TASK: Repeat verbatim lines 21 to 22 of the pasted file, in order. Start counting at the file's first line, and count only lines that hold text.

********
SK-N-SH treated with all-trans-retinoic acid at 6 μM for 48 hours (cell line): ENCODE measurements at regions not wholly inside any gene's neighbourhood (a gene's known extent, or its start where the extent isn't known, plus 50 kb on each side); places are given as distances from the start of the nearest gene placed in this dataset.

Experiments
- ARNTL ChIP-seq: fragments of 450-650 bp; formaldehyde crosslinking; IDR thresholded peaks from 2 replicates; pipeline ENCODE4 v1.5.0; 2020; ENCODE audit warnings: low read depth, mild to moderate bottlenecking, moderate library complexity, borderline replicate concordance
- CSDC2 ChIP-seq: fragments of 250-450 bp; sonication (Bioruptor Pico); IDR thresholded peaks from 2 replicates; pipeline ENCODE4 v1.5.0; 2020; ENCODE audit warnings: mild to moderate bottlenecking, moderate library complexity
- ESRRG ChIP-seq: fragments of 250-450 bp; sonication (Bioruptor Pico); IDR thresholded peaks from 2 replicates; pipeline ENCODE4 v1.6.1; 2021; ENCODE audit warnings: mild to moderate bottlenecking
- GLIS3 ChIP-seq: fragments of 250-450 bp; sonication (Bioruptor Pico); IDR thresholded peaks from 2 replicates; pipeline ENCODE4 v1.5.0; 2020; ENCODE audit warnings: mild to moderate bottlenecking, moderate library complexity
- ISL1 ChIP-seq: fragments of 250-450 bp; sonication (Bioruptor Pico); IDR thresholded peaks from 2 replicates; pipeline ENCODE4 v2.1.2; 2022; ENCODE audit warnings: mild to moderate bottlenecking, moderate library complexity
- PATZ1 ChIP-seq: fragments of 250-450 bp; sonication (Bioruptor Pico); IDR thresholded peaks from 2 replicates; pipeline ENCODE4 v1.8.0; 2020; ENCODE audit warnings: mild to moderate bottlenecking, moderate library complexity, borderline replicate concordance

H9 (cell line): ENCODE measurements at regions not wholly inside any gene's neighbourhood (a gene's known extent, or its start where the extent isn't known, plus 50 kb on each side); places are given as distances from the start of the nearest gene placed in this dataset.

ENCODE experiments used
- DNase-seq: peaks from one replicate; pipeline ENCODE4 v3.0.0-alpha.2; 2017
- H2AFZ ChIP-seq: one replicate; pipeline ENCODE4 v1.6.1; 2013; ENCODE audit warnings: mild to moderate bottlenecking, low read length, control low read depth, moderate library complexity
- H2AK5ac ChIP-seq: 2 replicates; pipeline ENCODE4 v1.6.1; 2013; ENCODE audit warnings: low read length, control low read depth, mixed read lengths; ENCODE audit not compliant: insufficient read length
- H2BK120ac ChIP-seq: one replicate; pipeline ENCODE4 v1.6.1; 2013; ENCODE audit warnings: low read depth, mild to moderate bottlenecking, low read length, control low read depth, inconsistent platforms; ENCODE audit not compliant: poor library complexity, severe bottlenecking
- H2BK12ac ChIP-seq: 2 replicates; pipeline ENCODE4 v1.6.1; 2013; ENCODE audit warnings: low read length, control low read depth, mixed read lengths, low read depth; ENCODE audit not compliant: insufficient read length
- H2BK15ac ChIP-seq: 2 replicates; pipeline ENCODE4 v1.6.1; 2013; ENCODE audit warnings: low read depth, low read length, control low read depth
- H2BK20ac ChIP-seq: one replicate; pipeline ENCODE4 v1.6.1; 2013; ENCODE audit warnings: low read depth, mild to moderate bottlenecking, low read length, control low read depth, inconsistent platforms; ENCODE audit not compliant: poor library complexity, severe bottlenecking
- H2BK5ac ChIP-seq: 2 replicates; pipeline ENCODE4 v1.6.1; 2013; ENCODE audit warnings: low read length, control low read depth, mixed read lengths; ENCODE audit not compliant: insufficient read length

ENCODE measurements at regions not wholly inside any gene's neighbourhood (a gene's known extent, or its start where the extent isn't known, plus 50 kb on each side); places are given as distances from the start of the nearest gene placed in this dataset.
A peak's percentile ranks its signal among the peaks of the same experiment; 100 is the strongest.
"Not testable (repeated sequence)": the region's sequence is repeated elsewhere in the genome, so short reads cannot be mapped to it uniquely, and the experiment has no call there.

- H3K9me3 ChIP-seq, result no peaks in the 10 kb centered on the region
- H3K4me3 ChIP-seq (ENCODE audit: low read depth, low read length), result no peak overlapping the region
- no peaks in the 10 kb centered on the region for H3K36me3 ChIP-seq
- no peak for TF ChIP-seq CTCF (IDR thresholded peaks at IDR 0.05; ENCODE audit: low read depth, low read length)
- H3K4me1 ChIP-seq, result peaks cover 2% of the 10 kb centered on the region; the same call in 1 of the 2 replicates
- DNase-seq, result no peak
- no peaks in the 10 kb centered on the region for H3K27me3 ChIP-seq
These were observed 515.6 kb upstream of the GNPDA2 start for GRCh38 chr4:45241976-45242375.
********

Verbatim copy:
"Not testable (repeated sequence)": the region's sequence is repeated elsewhere in the genome, so short reads cannot be mapped to it uniquely, and the experiment has no call there.

- H3K9me3 ChIP-seq, result no peaks in the 10 kb centered on the region